Tropical Southeast Asian countries say they were bracing for the mosquito-borne Zika virus, with Malaysia saying it could "spread quickly" if introduced, but Thailand reporting just a handful of cases a year.
Zika, linked to severe birth defects including babies born with abnormally small heads, is wreaking havoc in Brazil where the government has deployed more than 200,000 troops to eradicate mosquitoes.
The World Health Organisation (WHO) said on Thursday (local time) that the virus was "spreading explosively" and could infect as many as 4 million people in the Americas.
No treatment or vaccine is available.
In Thailand, where just one case of Zika has been reported so far this year, the likelihood of Zika spreading was low, officials said, partly because of better access to health care and because Thailand was dealing with a smaller area.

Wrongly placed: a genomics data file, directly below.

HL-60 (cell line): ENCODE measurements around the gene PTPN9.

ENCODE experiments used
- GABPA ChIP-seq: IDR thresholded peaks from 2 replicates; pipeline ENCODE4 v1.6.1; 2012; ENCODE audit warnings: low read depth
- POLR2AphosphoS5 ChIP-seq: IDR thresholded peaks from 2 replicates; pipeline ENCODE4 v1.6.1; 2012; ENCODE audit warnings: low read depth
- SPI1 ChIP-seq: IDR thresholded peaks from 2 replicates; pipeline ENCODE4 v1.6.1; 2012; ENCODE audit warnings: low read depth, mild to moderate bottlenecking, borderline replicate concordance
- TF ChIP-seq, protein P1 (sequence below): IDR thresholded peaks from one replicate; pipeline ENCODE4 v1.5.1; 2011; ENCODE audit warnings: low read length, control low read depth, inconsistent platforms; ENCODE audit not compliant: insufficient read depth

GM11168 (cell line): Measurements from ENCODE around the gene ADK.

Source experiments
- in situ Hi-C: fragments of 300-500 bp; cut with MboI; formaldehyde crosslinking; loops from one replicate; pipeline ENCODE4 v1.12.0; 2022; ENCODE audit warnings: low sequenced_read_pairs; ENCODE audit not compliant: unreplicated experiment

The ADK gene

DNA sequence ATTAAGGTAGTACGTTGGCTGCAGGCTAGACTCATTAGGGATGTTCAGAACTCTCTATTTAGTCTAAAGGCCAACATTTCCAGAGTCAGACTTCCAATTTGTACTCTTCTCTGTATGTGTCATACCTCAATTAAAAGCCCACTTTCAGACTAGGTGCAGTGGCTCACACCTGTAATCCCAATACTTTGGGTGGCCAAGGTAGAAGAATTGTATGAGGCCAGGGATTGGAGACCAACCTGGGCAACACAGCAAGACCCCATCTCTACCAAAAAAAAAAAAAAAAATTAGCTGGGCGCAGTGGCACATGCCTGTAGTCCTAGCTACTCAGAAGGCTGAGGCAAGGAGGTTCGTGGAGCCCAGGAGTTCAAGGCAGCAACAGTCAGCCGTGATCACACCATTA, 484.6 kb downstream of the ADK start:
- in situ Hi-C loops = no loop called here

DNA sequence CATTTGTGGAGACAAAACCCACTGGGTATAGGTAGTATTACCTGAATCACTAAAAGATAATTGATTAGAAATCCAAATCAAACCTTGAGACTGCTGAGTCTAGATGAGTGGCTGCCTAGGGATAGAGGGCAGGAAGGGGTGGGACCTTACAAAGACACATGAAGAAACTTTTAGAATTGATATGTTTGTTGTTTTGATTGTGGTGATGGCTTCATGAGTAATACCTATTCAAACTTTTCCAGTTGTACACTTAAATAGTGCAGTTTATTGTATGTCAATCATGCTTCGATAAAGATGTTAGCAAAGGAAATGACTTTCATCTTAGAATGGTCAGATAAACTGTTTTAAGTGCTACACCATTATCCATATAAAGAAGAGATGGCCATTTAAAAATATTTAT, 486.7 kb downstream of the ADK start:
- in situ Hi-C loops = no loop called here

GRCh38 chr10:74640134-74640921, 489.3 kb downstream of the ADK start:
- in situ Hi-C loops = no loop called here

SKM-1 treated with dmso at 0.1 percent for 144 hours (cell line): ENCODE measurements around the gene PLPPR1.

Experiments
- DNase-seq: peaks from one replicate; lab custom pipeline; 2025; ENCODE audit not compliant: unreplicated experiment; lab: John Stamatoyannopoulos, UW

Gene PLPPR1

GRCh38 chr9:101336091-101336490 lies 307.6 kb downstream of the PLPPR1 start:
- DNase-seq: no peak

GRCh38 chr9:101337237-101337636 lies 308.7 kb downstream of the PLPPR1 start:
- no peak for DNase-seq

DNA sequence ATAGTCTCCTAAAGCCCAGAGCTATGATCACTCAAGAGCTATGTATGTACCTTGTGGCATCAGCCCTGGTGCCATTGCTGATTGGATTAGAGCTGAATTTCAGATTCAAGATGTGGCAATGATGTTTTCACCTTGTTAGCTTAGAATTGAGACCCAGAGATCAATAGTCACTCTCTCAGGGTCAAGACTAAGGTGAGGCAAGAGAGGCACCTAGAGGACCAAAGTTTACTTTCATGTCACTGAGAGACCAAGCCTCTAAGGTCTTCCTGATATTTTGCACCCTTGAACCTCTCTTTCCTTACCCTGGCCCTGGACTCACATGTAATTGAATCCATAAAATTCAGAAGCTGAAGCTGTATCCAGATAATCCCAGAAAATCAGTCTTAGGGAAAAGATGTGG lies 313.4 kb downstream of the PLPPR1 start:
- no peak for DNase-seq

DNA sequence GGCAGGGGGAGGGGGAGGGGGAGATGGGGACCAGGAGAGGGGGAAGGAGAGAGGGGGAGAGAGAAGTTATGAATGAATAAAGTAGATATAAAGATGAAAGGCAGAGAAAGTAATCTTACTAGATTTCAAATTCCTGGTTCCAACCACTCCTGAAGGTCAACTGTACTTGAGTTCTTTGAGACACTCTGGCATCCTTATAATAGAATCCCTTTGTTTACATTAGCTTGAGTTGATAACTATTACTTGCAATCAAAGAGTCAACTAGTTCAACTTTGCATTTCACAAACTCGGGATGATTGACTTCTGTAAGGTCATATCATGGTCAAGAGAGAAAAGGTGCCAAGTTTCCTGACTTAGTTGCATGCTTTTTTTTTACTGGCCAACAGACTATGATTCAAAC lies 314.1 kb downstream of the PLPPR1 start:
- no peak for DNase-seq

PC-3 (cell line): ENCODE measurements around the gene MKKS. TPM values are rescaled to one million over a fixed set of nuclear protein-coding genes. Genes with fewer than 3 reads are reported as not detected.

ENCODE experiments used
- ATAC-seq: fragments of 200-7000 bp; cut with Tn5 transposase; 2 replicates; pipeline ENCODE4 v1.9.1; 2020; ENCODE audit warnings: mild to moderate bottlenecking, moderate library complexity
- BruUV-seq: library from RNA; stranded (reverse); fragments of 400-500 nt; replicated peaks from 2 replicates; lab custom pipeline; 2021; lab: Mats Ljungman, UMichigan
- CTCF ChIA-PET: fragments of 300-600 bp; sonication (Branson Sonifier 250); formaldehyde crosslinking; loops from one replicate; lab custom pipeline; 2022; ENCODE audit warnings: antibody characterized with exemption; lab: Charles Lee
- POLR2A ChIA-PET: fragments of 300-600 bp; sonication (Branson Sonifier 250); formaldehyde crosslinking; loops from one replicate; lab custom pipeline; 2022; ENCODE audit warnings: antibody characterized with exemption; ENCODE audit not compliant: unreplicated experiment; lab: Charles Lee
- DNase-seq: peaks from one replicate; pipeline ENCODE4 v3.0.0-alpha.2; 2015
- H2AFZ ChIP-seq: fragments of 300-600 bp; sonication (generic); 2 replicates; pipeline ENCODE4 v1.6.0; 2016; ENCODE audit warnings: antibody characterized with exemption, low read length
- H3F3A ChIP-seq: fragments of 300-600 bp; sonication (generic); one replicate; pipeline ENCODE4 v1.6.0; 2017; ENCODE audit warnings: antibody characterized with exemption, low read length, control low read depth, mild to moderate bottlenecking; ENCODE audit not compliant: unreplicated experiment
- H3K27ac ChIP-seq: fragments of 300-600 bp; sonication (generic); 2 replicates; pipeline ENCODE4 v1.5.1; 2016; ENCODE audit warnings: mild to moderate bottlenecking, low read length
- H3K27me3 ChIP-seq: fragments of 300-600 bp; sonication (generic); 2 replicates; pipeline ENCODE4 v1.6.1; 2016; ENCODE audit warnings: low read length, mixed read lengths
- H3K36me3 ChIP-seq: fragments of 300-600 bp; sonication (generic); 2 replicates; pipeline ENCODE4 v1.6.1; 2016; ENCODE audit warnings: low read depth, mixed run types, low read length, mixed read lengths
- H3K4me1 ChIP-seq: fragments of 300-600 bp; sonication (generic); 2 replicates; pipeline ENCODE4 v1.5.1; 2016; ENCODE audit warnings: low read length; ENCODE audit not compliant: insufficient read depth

Thailand detected its first Zika case in 2012 and has recorded an average of five cases a year, according to the Ministry of Public Health.
The WHO said on Sunday the rapid spread of Zika in the Americas was due to a lack of immunity among a population that had not been previously exposed to the virus.
The Zika virus is spread through the Aedes aegypti mosquito - responsible for dengue, yellow fever and other tropical diseases.
The WHO's Western Pacific Region Office in Manila said as long as Aedes mosquitoes circulated in the region "it can be anticipated that the virus will emerge".
Malaysia's Health Ministry said Zika had not yet been detected. "If it is introduced by an infected Malaysian or by a visitor to Malaysia, it could spread quickly," said Lokman Hakim Sulaiman, Malaysia's Health Ministry deputy director-general.
In the Western Pacific, Zika was first reported in Micronesia in 2007.
In Australia, the foreign ministry's travel advice website said there had been no reported cases of Zika.
The New Zealand Herald reported on Friday that one local man had been admitted to hospital with symptoms linked to the Zika virus. The Ministry of Health said it had received nine Zika notifications this year, the newspaper reported.
All of the travellers had been in the Pacific Islands and eight of them had recovered.